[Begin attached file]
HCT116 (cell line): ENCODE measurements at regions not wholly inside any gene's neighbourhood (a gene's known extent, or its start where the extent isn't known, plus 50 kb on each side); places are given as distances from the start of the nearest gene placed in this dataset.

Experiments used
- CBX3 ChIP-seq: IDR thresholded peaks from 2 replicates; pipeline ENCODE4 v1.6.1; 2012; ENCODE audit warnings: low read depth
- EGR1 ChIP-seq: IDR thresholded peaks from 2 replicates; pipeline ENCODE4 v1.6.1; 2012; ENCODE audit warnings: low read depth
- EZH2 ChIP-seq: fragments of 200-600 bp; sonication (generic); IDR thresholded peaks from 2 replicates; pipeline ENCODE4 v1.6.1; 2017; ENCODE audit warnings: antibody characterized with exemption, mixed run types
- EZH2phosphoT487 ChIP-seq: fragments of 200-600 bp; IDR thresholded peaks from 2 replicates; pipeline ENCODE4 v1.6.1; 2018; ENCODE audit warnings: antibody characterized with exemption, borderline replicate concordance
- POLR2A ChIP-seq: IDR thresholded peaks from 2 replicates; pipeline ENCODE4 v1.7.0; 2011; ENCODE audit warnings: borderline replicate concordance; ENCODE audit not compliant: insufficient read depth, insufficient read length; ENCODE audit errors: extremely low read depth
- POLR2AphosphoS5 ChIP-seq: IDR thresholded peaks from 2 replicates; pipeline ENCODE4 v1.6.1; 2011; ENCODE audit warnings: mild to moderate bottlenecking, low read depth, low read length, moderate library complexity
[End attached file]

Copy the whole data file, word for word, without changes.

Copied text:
HCT116 (cell line): ENCODE measurements at regions not wholly inside any gene's neighbourhood (a gene's known extent, or its start where the extent isn't known, plus 50 kb on each side); places are given as distances from the start of the nearest gene placed in this dataset.

Experiments used
- CBX3 ChIP-seq: IDR thresholded peaks from 2 replicates; pipeline ENCODE4 v1.6.1; 2012; ENCODE audit warnings: low read depth
- EGR1 ChIP-seq: IDR thresholded peaks from 2 replicates; pipeline ENCODE4 v1.6.1; 2012; ENCODE audit warnings: low read depth
- EZH2 ChIP-seq: fragments of 200-600 bp; sonication (generic); IDR thresholded peaks from 2 replicates; pipeline ENCODE4 v1.6.1; 2017; ENCODE audit warnings: antibody characterized with exemption, mixed run types
- EZH2phosphoT487 ChIP-seq: fragments of 200-600 bp; IDR thresholded peaks from 2 replicates; pipeline ENCODE4 v1.6.1; 2018; ENCODE audit warnings: antibody characterized with exemption, borderline replicate concordance
- POLR2A ChIP-seq: IDR thresholded peaks from 2 replicates; pipeline ENCODE4 v1.7.0; 2011; ENCODE audit warnings: borderline replicate concordance; ENCODE audit not compliant: insufficient read depth, insufficient read length; ENCODE audit errors: extremely low read depth
- POLR2AphosphoS5 ChIP-seq: IDR thresholded peaks from 2 replicates; pipeline ENCODE4 v1.6.1; 2011; ENCODE audit warnings: mild to moderate bottlenecking, low read depth, low read length, moderate library complexity